We published a post last June about Utah’s public employees moving to a four-day work week in an effort to save on energy costs. At the time, gas prices had peaked and it seemed interesting — a possible archetype for similar moves across the nation. So far, however, the results have not been as pronounced as they hoped:
Several unforeseen issues, such as extreme temperatures, employee habits and workers coming in on the occasional Friday, made such a large amount of savings an impossibility this year, she said.
Michael Hansen, strategic planning manager for the Governor’s Office of Planning and Budget, calls the lower savings "lessons learned."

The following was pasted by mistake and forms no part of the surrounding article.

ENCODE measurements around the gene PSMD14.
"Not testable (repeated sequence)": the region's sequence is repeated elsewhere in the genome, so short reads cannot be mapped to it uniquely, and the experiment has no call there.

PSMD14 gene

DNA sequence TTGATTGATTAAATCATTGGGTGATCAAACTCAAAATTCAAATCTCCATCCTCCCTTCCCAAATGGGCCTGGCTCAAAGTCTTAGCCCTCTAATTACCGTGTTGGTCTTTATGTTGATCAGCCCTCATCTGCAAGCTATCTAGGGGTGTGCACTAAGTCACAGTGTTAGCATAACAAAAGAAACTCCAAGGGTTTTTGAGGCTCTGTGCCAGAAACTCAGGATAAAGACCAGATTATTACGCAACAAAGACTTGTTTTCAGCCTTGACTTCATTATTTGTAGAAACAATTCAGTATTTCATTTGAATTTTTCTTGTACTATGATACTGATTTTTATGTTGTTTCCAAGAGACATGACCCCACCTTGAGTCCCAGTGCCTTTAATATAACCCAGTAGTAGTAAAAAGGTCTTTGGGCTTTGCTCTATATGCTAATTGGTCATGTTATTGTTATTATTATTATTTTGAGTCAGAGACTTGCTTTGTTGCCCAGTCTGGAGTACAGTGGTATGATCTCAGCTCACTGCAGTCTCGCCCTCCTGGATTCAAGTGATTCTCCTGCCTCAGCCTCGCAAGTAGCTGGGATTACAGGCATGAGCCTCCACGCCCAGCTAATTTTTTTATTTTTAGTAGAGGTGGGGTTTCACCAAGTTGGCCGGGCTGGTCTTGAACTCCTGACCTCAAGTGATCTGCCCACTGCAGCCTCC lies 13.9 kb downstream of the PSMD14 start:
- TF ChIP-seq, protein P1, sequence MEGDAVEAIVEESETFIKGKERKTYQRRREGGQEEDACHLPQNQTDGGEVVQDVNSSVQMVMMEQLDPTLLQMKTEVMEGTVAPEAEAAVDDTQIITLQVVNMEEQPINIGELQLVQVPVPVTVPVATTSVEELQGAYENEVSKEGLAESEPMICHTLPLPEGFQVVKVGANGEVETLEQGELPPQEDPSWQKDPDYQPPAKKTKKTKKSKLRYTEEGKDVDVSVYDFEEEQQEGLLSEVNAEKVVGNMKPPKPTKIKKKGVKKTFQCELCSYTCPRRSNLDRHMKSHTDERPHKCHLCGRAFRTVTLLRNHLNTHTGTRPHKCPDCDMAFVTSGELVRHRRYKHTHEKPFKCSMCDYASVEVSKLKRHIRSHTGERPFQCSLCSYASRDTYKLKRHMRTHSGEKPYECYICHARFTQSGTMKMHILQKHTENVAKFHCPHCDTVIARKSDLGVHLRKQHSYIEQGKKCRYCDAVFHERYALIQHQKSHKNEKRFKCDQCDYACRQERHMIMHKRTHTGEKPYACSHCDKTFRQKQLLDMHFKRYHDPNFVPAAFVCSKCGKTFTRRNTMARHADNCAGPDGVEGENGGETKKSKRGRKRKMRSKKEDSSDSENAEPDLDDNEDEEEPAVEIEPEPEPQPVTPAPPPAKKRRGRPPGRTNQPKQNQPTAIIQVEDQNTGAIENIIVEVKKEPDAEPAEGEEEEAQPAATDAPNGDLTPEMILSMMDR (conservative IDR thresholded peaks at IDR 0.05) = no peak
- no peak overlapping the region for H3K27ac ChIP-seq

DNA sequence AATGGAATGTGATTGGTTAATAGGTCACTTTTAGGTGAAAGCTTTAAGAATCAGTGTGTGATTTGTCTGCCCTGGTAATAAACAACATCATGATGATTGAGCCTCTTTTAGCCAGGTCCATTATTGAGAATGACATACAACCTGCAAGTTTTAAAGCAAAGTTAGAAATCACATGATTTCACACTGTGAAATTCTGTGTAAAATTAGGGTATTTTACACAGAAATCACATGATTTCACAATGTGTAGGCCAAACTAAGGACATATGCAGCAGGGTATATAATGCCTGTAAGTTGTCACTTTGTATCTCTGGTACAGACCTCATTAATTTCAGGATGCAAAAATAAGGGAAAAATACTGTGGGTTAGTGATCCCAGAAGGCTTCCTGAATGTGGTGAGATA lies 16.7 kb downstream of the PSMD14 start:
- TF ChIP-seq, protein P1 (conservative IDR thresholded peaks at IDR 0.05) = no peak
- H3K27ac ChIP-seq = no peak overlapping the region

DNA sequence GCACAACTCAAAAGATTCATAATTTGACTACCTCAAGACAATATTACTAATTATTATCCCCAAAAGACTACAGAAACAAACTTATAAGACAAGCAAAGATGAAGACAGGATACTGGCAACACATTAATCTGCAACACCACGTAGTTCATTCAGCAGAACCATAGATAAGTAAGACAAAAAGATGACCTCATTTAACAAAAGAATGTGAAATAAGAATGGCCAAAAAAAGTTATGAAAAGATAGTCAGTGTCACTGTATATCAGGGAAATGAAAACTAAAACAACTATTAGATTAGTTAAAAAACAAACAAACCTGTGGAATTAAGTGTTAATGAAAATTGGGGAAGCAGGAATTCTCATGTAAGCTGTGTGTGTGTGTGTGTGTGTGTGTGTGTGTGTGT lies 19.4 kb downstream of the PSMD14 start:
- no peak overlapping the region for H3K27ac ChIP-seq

"We made all these estimates and assumptions, and it looks like we were optimistic," he said. "We thought it would be easier, but there were all these weird little things."
He said he has a draft report prepared with actual figures showing how much the state has saved thus far, but it has not yet been approved for release.
The initiative was implemented with little to no input from state employees, lawmakers or residents, but (Gov. Jon) Huntsman has worked to make the environment a top priority, even though many in the Legislature look at global warming as a farce.
The initiative moved 17,000 of the state’s 24,000 employees from working five, eight-hour days to four, 10-hour days.